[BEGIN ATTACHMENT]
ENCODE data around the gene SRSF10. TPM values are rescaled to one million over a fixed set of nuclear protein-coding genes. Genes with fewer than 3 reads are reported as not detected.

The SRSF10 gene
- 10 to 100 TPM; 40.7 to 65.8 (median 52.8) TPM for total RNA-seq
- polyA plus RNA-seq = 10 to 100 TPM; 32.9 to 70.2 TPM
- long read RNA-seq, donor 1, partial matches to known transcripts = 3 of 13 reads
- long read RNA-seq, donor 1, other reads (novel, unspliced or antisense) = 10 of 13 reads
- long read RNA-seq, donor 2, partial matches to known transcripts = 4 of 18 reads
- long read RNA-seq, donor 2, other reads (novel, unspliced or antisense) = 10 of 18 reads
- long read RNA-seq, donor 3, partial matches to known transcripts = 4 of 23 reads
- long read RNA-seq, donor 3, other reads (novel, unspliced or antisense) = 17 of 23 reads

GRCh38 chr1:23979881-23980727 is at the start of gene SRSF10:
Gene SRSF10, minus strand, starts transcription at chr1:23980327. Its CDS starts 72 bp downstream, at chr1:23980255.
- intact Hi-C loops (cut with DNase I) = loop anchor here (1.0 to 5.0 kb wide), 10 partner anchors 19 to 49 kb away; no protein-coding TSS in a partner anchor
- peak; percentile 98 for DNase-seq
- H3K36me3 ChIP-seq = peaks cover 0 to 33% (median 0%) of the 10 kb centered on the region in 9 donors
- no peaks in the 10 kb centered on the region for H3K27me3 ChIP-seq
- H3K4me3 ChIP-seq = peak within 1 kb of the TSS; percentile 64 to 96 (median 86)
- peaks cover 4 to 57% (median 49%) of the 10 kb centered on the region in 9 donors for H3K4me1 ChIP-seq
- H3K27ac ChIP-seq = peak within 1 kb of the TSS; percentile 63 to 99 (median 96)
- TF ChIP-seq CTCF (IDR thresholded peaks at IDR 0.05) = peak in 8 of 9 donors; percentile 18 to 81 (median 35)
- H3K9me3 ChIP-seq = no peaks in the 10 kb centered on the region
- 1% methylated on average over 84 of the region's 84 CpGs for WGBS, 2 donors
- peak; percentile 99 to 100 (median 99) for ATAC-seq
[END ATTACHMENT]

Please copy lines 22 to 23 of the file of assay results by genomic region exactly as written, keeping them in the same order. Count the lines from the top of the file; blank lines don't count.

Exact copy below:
- 1% methylated on average over 84 of the region's 84 CpGs for WGBS, 2 donors
- peak; percentile 99 to 100 (median 99) for ATAC-seq